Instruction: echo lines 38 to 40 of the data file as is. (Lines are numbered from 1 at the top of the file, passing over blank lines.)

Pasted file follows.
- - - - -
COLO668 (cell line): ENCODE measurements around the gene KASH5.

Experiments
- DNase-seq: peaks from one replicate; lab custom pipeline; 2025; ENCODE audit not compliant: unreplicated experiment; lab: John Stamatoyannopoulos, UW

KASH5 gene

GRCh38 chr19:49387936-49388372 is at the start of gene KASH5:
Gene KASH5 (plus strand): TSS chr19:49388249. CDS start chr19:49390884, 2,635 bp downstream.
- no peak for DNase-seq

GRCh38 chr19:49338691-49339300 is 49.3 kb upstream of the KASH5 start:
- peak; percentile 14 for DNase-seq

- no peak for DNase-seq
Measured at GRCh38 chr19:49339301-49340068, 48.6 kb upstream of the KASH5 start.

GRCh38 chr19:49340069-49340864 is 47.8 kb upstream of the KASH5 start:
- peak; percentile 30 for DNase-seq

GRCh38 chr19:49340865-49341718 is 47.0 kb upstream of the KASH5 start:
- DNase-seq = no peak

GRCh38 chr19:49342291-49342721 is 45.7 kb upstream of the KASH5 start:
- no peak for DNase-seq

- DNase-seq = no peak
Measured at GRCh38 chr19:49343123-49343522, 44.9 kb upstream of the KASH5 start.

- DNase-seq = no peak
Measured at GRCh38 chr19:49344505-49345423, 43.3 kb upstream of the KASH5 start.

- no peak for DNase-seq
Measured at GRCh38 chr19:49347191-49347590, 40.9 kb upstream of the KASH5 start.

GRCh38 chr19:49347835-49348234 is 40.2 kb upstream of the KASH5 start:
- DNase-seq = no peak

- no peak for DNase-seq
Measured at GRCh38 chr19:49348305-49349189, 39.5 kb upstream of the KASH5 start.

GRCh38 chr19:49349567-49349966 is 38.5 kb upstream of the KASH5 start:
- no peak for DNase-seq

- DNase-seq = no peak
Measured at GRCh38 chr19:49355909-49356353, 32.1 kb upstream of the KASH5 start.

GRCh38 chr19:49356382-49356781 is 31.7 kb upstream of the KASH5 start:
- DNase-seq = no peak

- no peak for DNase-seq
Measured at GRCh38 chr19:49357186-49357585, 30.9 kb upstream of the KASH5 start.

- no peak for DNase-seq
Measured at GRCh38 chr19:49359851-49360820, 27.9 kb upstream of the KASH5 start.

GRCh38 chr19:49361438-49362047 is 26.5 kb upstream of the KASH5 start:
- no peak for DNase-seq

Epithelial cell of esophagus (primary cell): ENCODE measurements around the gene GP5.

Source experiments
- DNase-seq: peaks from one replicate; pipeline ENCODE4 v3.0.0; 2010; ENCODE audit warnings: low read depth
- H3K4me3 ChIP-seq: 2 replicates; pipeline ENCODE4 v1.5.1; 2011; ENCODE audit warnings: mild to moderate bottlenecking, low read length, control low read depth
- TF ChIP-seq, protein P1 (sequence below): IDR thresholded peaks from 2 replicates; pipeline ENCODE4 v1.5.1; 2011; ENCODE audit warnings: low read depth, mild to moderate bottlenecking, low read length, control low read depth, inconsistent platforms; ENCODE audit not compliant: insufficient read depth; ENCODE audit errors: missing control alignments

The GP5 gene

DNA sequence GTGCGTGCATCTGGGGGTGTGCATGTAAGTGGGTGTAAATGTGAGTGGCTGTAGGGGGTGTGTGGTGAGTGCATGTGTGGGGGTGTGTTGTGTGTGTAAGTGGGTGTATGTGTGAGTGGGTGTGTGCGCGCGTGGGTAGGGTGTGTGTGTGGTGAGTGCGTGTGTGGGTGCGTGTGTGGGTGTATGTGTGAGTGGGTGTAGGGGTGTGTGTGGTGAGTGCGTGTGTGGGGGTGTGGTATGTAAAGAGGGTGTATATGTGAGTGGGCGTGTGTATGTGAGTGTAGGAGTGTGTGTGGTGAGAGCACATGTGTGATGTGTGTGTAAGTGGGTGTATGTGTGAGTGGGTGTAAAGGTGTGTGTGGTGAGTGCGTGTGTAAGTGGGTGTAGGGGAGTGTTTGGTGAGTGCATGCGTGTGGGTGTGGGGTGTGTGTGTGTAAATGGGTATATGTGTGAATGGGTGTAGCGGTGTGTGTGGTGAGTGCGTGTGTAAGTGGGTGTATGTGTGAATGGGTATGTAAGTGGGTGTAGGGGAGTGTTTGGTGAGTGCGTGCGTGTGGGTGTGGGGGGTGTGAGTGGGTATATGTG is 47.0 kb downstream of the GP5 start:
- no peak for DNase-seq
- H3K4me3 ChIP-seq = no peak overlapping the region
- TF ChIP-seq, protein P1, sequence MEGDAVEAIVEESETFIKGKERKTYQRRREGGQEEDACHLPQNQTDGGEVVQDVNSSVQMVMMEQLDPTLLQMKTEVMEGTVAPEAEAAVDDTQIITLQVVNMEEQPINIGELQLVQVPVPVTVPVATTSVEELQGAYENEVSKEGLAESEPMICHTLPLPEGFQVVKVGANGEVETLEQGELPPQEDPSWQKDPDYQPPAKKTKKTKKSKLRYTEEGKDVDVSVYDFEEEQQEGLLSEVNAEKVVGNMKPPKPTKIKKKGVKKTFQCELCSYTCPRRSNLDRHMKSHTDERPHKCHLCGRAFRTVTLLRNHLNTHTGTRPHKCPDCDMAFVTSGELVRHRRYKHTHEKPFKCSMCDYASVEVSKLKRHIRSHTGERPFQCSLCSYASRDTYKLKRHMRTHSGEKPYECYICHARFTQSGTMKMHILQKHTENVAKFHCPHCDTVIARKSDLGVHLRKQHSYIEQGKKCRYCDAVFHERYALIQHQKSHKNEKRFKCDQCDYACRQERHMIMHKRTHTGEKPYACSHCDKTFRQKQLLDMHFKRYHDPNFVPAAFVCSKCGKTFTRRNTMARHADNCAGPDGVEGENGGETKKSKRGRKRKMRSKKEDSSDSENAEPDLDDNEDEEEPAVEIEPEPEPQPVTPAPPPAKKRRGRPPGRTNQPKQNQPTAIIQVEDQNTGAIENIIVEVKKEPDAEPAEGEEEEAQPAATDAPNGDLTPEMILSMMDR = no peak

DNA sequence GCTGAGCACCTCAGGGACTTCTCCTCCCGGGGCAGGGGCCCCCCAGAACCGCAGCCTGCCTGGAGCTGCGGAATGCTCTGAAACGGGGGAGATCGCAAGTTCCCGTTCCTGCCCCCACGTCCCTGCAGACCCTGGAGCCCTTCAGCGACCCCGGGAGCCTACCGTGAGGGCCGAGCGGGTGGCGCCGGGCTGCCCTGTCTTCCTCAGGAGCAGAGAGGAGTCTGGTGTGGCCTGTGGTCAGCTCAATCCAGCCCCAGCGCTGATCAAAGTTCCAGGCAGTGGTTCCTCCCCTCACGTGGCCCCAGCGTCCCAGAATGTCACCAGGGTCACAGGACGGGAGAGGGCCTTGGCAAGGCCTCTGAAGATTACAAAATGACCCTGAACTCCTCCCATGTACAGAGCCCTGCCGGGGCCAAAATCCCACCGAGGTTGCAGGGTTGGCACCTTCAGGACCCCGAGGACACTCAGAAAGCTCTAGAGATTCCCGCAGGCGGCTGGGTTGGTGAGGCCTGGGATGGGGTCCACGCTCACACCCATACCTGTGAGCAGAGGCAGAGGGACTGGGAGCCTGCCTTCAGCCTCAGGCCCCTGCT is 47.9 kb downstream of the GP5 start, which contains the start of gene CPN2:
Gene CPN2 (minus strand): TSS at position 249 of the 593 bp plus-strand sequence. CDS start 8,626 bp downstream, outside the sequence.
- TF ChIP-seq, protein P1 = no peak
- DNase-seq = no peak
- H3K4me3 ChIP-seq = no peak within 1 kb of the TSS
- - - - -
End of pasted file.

GRCh38 chr19:49361438-49362047 is 26.5 kb upstream of the KASH5 start:
- no peak for DNase-seq

Epithelial cell of esophagus (primary cell): ENCODE measurements around the gene GP5.